07/14/2015 03:23 EDT | Updated 07/14/2016 05:59 EDT

TransLink Cuts Executive Positions, Replaces CEO

"We expect TransLink, moving forward, to do a better job at how they use taxpayer dollars," said the B.C. transportation minister.

Ian YVR/Flickr

VANCOUVER - Two top managers with Metro Vancouver's transit authority are out, and the acting chief executive will be replaced following a failed transit plebiscite.

TransLink said Tuesday that bosses Doug Kelsey and Bob Paddon had been removed. When interim CEO Doug Allen's contract ends August 10, CFO Cathy McLay will take over until a permanent replacement is hired.

The troubled authority said Mike Richard had replaced Kelsey as acting president of B.C. Rapid Transit, while Paddon's position as executive vice-president of planning had been eliminated.

"Since 2011, staffing costs across the TransLink enterprise have been significantly reduced though downsizing at the management and executive level and the subsequent elimination of positions," TransLink said in a statement.

The changes come just weeks after 62 per cent of Metro Vancouver voters said No to a half-per-cent sales tax hike to fund $7.5 billion in transportation upgrades.

Transportation Minister Todd Stone said the province was not involved in personnel decisions but repeated Premier Christy Clark's call for more accountability at TransLink.

"The premier, I thought, was very clear. She went so far as to say not only did people say No to the sales tax, but they said No to any new taxes to go to an organization that people don't trust," he said.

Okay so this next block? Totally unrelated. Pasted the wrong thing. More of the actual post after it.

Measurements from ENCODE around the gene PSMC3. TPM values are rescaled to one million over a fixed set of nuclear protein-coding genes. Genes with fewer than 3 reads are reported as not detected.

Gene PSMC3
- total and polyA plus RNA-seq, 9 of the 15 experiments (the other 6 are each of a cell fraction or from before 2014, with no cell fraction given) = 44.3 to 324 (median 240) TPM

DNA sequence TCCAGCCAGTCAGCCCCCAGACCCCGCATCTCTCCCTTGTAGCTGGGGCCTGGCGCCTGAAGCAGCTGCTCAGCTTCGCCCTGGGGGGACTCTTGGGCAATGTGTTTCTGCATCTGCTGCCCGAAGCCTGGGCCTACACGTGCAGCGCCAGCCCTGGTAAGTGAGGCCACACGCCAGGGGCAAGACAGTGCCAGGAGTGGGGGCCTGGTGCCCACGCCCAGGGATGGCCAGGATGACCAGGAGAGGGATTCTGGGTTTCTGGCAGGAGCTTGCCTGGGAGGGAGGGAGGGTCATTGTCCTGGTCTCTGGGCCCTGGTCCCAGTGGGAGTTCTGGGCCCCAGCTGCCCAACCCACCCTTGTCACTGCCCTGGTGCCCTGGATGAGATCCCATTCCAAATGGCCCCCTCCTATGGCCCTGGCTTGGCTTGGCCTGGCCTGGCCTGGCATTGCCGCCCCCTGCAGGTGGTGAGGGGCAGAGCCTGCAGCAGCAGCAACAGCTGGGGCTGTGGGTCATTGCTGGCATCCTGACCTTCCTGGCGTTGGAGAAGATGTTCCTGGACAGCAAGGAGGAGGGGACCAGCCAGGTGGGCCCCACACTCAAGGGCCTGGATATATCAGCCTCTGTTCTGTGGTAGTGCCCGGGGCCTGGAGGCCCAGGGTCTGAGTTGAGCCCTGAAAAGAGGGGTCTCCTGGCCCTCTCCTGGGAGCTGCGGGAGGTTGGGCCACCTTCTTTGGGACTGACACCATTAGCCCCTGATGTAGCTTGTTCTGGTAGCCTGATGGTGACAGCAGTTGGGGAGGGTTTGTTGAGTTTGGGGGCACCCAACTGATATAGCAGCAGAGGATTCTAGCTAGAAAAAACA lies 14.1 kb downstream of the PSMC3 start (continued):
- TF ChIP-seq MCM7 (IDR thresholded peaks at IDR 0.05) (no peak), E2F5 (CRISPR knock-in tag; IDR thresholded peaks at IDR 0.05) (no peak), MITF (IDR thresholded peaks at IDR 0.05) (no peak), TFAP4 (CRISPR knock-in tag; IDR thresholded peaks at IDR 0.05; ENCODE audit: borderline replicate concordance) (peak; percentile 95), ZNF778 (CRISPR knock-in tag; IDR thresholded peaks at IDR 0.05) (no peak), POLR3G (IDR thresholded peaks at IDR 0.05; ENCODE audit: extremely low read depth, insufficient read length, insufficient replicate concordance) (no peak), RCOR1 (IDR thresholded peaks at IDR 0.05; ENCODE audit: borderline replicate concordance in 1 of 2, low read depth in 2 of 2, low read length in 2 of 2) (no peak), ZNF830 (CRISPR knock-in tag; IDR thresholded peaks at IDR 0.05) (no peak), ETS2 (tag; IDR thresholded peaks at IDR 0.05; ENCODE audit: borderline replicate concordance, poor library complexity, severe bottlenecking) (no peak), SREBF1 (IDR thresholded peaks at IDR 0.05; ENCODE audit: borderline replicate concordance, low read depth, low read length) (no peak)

"We expect TransLink, moving forward, to do a better job at how they use taxpayer dollars."

TransLink refused interview requests Tuesday.

But George Heyman, transportation critic for the Opposition New Democrats, said the province is to blame for the transit authority's lack of accountability.

He said the government dissolved the TransLink board of elected officials in 2007, and that creating two positions for local leaders earlier this year wasn't enough.

"The mayors have been clear," he said of the 21-member mayors' council, which advocated for the Yes side in the plebiscite. "They think that in order for TransLink to get back on the rails, they need to have a greater position of influence, including votes on the budget," he said.

"They've said to the transportation minister repeatedly, 'Give us more than two token members on the board. Give us a majority.'"

Vancouver Mayor Gregor Robertson and Surrey Mayor Linda Hepner are the two members on the board. They did not immediately respond to calls for comment.

Jordan Bateman, B.C. director of the Canadian Taxpayers Federation and the most prominent advocate for the No side in the plebiscite, called the changes a "fresh start."

He said the shakeup proves that voting No was the best way to bring changes to TransLink, despite the Yes side's insistence that the plebiscite was not about the beleaguered authority.

Bateman blamed executives including Paddon and Kelsey, as well as ousted CEO Ian Jarvis, for making TransLink "secretive" and "unaccountable."

"The vote was a flash point where people were able to comment on the way that organization had been run. It was found lacking," he said.

"Now I'm hopeful that the new CEO, whoever that person ends up being, will come in and bring a fresh breath of air."

— With files from Dirk Meissner in Victoria

— Follow @ellekane on Twitter.